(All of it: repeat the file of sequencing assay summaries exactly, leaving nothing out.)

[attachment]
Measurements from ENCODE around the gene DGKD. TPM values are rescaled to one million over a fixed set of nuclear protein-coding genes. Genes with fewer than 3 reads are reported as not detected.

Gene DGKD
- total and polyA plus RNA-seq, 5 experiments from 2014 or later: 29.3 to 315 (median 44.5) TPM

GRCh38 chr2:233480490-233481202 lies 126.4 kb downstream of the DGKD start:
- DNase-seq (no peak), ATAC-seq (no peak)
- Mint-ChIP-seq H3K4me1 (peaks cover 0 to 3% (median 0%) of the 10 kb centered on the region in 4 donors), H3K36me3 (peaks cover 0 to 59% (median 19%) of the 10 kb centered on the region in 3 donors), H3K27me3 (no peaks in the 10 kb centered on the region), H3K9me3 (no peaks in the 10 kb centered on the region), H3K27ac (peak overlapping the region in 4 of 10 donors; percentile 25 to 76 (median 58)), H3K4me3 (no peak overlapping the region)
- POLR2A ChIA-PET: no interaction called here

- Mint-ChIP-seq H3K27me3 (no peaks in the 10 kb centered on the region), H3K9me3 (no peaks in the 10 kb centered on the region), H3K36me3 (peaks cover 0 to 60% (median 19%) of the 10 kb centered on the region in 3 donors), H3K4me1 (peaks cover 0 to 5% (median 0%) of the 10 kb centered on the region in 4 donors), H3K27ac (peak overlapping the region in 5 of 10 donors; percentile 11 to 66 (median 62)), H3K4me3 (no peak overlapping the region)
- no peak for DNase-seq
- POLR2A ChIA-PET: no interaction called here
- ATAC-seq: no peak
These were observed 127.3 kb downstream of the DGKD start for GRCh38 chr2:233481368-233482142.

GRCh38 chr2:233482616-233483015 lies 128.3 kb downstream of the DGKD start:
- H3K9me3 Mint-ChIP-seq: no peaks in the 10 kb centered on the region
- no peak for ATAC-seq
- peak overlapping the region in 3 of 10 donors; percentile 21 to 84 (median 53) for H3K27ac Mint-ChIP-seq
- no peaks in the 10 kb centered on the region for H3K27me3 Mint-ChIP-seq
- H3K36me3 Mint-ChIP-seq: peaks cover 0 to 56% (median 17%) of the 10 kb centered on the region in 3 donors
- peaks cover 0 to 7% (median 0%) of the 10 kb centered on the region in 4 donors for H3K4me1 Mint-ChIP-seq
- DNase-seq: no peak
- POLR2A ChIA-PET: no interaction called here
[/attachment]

Measurements from ENCODE around the gene DGKD. TPM values are rescaled to one million over a fixed set of nuclear protein-coding genes. Genes with fewer than 3 reads are reported as not detected.

Gene DGKD
- total and polyA plus RNA-seq, 5 experiments from 2014 or later: 29.3 to 315 (median 44.5) TPM

GRCh38 chr2:233480490-233481202 lies 126.4 kb downstream of the DGKD start:
- DNase-seq (no peak), ATAC-seq (no peak)
- Mint-ChIP-seq H3K4me1 (peaks cover 0 to 3% (median 0%) of the 10 kb centered on the region in 4 donors), H3K36me3 (peaks cover 0 to 59% (median 19%) of the 10 kb centered on the region in 3 donors), H3K27me3 (no peaks in the 10 kb centered on the region), H3K9me3 (no peaks in the 10 kb centered on the region), H3K27ac (peak overlapping the region in 4 of 10 donors; percentile 25 to 76 (median 58)), H3K4me3 (no peak overlapping the region)
- POLR2A ChIA-PET: no interaction called here

- Mint-ChIP-seq H3K27me3 (no peaks in the 10 kb centered on the region), H3K9me3 (no peaks in the 10 kb centered on the region), H3K36me3 (peaks cover 0 to 60% (median 19%) of the 10 kb centered on the region in 3 donors), H3K4me1 (peaks cover 0 to 5% (median 0%) of the 10 kb centered on the region in 4 donors), H3K27ac (peak overlapping the region in 5 of 10 donors; percentile 11 to 66 (median 62)), H3K4me3 (no peak overlapping the region)
- no peak for DNase-seq
- POLR2A ChIA-PET: no interaction called here
- ATAC-seq: no peak
These were observed 127.3 kb downstream of the DGKD start for GRCh38 chr2:233481368-233482142.

GRCh38 chr2:233482616-233483015 lies 128.3 kb downstream of the DGKD start:
- H3K9me3 Mint-ChIP-seq: no peaks in the 10 kb centered on the region
- no peak for ATAC-seq
- peak overlapping the region in 3 of 10 donors; percentile 21 to 84 (median 53) for H3K27ac Mint-ChIP-seq
- no peaks in the 10 kb centered on the region for H3K27me3 Mint-ChIP-seq
- H3K36me3 Mint-ChIP-seq: peaks cover 0 to 56% (median 17%) of the 10 kb centered on the region in 3 donors
- peaks cover 0 to 7% (median 0%) of the 10 kb centered on the region in 4 donors for H3K4me1 Mint-ChIP-seq
- DNase-seq: no peak
- POLR2A ChIA-PET: no interaction called here